5.Start an art Meetup group– The neat thing about the Meetup concept is you get to define the purpose. Maybe your group will meet monthly to do art walks in your area together. Maybe you will meet to do field trips to museums or wineries. Here’s an idea: partner with the wineries in advance and a local artists group, you could do an art & wine affair. Or as in point #2 above, seek out some retail stores to partner with. The only thing stopping you are self-imposed limits on your ingenuity and willingness to take charge of your marketing. Meetup groups can become great social networks as well as business networks. You’ll get from it what you want from it and what you put into it.

  1. Free art – Print up a bunch of prints and have them ready to give to appropriate people for free. You can tell them if they like the work, they can send you a check, or make a donation via a Paypal account on your Web site. You can tell them to call or email you and like the band Radiohead did its new album that gained great publicity, tell them they can pay what they think the art is worth. Offer to send send them a Paypal invoice to make things convenient. Don’t be afraid to suggest the price they should pay for the print, but let them know they can pay more or nothing at all. Figure out how to get your local media involved so you get free publicity from it.

I’ve written here about the British artist Banksy and Australian artist Hazel Dooney who are both controversial and who are both giving away their work and gaining much more publicity from it than they could afford to buy by doing so. Both these artists have prints on their Web sites that they offer as free downloads. How can you do them one better?

  1. Graphic wrap something wild and/or unique – Graphic wraps for cars and buses is old hat these days. You see it all the time, so it’s not quite as effective as when new. Think about the concept artist Christo, he’s wrapped the Christo_reichstag_berlin Reichstag in Germany, put saffron gates in Central Park and had dozens of other auspicious art installations. Now you may not have the budget and audacity to do something quite so grand and outrageous as that, but what can you think of that could be graphic wrapped that is different? Something that will get lots of attention for you and your art? List all the things you would never graphic wrap. You are bound to come up with some ideas from that sort of brainstorming exercise. How about: Awings? Windows? Buildings? Refrigerators? Bars? Dance Floors? Bandstands? Roofs? World’s largest postcard? World’s largest coffee cup? You get the idea…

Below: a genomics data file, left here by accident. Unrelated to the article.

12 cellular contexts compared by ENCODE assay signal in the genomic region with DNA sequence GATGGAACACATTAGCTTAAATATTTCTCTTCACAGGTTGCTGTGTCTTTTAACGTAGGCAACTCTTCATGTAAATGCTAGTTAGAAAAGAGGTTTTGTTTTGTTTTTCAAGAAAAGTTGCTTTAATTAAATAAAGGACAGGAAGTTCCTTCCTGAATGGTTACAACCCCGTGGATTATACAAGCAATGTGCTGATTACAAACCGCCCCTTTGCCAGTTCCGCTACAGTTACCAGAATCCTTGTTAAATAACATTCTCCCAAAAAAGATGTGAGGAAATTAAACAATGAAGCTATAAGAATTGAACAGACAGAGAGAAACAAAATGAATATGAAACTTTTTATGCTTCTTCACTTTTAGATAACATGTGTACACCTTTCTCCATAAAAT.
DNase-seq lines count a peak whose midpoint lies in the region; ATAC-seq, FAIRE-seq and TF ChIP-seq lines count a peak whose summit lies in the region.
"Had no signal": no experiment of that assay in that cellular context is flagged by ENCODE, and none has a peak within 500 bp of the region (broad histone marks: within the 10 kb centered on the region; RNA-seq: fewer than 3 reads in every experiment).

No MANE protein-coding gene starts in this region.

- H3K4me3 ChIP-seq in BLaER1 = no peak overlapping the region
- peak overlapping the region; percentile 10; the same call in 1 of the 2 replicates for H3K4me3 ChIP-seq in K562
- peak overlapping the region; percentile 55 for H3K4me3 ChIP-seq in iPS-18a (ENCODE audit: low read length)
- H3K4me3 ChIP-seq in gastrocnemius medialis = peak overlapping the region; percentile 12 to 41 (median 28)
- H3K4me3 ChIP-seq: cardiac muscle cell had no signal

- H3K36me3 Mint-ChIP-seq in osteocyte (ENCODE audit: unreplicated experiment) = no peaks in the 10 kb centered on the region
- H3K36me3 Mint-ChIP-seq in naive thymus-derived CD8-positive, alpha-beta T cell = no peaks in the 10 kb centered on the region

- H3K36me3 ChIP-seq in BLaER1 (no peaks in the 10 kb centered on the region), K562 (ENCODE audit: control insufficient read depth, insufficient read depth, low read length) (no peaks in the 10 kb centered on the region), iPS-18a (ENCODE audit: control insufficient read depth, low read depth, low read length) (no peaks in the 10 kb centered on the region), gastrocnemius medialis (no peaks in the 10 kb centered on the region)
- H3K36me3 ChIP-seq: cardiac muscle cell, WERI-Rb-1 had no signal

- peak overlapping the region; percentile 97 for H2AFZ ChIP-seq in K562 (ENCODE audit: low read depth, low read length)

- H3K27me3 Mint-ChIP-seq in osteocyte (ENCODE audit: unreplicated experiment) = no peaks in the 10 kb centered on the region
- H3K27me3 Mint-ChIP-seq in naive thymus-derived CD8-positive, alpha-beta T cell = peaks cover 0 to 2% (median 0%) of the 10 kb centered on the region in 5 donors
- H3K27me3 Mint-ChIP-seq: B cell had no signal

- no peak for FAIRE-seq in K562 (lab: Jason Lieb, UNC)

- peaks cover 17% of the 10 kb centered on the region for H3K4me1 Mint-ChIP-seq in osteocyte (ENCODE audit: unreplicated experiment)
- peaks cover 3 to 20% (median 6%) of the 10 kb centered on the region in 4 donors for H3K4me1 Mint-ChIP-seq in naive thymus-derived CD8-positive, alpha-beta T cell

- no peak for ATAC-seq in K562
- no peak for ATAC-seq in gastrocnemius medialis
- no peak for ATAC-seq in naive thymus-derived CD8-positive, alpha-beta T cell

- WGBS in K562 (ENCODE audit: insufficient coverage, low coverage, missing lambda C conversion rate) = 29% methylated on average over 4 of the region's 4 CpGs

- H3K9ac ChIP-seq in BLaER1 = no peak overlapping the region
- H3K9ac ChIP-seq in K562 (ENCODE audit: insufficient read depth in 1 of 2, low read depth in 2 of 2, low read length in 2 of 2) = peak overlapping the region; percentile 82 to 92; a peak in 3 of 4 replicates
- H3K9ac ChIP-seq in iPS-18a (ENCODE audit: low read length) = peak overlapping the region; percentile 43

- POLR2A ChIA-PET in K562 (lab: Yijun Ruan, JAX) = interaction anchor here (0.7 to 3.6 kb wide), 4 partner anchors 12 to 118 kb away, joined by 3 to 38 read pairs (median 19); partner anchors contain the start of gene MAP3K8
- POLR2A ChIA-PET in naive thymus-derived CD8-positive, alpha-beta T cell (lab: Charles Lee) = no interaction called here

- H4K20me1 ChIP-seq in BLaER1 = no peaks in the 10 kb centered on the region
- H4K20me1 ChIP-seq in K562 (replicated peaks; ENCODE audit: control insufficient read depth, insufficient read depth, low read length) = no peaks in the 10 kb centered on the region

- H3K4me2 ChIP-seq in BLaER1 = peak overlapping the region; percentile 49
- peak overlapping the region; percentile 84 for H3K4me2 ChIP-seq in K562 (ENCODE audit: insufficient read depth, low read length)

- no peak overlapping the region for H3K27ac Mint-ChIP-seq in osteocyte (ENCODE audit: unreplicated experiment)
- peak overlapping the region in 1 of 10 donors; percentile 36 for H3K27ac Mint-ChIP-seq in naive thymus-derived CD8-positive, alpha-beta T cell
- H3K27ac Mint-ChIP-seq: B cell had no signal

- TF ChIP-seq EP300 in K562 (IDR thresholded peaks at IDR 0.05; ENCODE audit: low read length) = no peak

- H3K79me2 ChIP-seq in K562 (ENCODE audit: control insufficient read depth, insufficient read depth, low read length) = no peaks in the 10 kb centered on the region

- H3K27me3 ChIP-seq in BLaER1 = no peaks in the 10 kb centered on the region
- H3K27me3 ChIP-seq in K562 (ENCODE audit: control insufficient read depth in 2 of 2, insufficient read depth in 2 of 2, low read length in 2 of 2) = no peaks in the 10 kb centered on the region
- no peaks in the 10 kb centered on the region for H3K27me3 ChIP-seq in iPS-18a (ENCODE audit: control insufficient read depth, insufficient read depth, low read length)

Kick your creative genius into thinking on a different scale and use it to figure out ways to break out of the doldrums of ho-hum everyday marketing. If you are ready to deliver your art on scale from gaining wide exposure, you’ll find yourself in another league before you know it.

7 Marketing Tools Top-selling Artists Use
Download your art marketing tools list here.